New Trade $JCP – So Long Johnson

by Enis May 1, 2013 3:41 pm • Commentary

JCP is down about 10% from its Monday morning high, though it’s still more than a dollar higher than its Thursday close, prior to the Soros news.

We liked the idea of getting into a long position when the stock was around 15.25, and were foiled by the Soros announcement (read below).  We don’t think we’ll get a retracement back down to that area, so today’s pullback is a decent entry to put on a long delta position.  Our original thoughts are now buffeted by the new financing and another savvy investor rooting for the shares to go higher as well.

Most importantly for this short-term trade, the technical picture looks appealing for a bounce here for a couple reasons.  Here is the 10 day chart, with volume on the lower panel:

[caption id="attachment_25405" align="alignnone" width="645"]JCP 10 day intraday chart with volume, Courtesy of Bloomberg JCP 10 day intraday chart with volume, Courtesy of Bloomberg[/caption]

I’ve circled with a red oval the “kick-off” volume day on Apr 26th, after the Soros stake announcement.  Since that buying frenzy, the stock has retraced the past 2 days on much lower volume, and actually reached back down to the prior breakout area this afternoon.  The entry is not perfect now, but it’s pretty darn close.

TRADE:  JCP ($16.20) Bought the May (regular expiry) 16 Call for $0.92
  • Bought the May 16 Call for 0.92

Break-Even on May Expiration:

  • Profits above 16.92, no max profit
  • Losses of up to 0.92 between 16 and 16.92, with max loss of 0.92 at or below 16

Trade Rationale:  This trade is a speculative short-term trade, so it’s smaller size than my longer-term trade structures.  I’m looking for a quick move back up to the 18 level, where I’ll look to take this trade off.  In the meantime, I wanted to buy a pure call because I think the next move higher, if there is one, could be explosive.  But again, this is a more speculative trade, so smaller size.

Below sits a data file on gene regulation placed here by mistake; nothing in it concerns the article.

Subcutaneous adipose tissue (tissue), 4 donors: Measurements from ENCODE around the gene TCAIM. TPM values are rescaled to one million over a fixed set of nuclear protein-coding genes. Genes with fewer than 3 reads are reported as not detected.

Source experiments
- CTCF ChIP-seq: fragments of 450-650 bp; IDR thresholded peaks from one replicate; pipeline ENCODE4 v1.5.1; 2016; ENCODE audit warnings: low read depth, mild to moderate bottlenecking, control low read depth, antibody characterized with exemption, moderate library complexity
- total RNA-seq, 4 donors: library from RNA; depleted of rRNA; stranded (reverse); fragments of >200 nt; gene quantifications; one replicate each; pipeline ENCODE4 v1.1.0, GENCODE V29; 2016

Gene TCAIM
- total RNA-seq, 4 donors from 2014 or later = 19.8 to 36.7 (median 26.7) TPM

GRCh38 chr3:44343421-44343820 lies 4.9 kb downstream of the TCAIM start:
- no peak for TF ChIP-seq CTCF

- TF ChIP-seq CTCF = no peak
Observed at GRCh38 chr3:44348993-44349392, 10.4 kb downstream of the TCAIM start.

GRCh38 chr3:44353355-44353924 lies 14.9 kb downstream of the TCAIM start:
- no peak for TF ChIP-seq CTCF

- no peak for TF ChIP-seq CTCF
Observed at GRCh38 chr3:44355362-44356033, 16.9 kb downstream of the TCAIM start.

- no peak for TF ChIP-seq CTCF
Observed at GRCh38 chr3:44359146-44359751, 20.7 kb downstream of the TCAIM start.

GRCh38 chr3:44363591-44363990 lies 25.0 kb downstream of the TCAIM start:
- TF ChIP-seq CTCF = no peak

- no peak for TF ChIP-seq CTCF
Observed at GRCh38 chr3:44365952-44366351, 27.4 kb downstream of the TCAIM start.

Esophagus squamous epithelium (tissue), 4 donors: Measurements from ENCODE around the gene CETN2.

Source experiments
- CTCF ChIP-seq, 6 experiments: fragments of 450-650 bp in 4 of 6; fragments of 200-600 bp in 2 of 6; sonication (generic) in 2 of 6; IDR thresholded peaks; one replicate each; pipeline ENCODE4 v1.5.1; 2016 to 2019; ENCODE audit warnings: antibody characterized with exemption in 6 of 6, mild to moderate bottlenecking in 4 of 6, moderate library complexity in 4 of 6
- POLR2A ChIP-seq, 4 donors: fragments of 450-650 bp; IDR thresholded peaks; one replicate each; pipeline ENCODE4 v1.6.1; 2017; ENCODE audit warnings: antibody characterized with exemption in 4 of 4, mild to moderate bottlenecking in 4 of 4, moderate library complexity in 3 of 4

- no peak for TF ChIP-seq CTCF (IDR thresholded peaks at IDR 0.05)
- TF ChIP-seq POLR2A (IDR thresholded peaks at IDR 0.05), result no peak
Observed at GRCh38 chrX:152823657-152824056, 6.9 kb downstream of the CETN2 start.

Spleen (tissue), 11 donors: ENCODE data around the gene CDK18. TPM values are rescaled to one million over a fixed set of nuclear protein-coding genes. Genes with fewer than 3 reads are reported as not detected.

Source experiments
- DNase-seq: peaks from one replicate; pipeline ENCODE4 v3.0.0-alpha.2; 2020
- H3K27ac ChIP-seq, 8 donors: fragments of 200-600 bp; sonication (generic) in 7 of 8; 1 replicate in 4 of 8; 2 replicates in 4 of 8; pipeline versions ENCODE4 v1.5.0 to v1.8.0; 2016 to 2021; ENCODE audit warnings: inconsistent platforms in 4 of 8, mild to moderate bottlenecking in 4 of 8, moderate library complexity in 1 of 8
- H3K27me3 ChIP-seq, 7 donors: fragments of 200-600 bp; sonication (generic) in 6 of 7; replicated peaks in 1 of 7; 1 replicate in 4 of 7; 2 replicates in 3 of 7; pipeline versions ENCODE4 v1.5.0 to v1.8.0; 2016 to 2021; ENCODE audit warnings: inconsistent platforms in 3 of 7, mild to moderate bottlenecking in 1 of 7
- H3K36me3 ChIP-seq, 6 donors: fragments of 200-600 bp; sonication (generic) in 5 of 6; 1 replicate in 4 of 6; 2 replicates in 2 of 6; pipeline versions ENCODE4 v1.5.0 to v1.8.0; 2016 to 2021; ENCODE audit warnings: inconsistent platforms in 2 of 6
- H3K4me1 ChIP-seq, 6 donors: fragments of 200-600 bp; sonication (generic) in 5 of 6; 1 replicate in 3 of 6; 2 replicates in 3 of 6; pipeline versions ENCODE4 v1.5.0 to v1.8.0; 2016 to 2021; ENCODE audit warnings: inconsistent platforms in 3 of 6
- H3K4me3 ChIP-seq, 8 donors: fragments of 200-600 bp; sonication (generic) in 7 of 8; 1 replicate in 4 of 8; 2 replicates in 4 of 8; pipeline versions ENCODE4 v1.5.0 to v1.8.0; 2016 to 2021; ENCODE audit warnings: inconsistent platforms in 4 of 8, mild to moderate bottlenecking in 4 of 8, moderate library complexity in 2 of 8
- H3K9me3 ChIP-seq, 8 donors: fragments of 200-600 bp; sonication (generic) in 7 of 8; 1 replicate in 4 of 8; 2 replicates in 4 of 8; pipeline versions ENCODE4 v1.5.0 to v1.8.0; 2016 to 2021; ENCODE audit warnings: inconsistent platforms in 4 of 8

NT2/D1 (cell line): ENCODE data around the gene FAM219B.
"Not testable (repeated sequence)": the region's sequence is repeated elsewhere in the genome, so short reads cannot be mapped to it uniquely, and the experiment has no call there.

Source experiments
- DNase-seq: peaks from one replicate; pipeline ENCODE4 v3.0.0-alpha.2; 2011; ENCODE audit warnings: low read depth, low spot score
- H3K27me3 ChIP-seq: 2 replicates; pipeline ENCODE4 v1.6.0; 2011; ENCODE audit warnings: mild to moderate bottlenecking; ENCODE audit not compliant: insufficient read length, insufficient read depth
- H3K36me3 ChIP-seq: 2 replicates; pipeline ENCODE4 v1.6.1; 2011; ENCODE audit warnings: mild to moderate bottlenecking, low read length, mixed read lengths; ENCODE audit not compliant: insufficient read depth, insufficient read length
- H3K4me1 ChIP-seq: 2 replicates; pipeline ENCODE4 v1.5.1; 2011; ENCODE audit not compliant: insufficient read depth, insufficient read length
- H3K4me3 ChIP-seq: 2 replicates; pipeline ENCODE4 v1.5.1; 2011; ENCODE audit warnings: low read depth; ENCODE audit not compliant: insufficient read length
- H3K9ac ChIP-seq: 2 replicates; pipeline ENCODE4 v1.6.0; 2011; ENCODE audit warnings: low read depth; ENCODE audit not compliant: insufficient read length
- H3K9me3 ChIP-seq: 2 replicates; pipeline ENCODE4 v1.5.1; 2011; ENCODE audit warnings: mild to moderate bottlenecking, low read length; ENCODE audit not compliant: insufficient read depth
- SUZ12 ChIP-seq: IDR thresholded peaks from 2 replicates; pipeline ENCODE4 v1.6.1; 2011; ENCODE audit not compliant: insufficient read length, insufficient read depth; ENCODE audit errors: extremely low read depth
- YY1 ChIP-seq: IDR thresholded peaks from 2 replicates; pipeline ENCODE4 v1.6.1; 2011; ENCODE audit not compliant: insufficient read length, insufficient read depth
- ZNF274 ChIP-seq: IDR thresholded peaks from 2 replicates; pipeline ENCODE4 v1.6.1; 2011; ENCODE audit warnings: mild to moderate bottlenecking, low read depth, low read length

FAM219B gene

Original Post April 25th, 2013:  $JCP Thoughts – Soros Announces 8% Passive Stake

George Soros just announced a 8% passive stake in JCP, and the stock is trading up about 7%.  We discussed a potential long position in JCP today, and here were the thoughts we wrote up below, with plans to post tomorrow.

Wish Our Timing Was Better.  Shucks.

When was the last time you heard something positive about JCP?  We can’t remember either.  Even Ron Johnson was not enough to get the stock to rally, as traders were initially excited on hearing the news, but then supremely disappointed when Mike Ullman was announced as the replacement.

However, the price action on the day following that announcement was notable.  It was the largest volume day in JCP history, and JCP stock briefly breached its 2009 low of 13.71 before bouncing back since then:

5 year daily of chart, Courtesy of Bloomberg
5 year daily of chart, Courtesy of Bloomberg

In hindsight, the large volume day is starting to look like potential capitulation.  Perhaps more interesting is that short interest in JCP has not come down much in the past 6 months, despite the stock’s almost 50% fall:

Short Interest in JCP, Courtesy of Bloomberg
Short Interest in JCP, Courtesy of Bloomberg

Short interest today still stands at almost 40% of float, which is very high, but especially for a stock that has declined so much.  That means that much of the buying has come from new buyers who are interested in the name for some reason, no matter all the bad news.

Cash flow concerns are frequently cited at the top of the list of problems for the retailer.  But I was surprised when I looked at the 5 year CDS price, which measures how nervous credit traders are about the potential for default on the company’s bonds.  Despite the stock’s weakness, the CDS price has hardly since July:

5 year CDS of JCP, Courtesy of Bloomberg
5 year CDS of JCP, Courtesy of Bloomberg

The red line is simply to illustrate that the CDS has hardly moved the entire time, despite the stock’s decline.  In that sense, credit traders are not as nervous about “cash flow” as stock traders.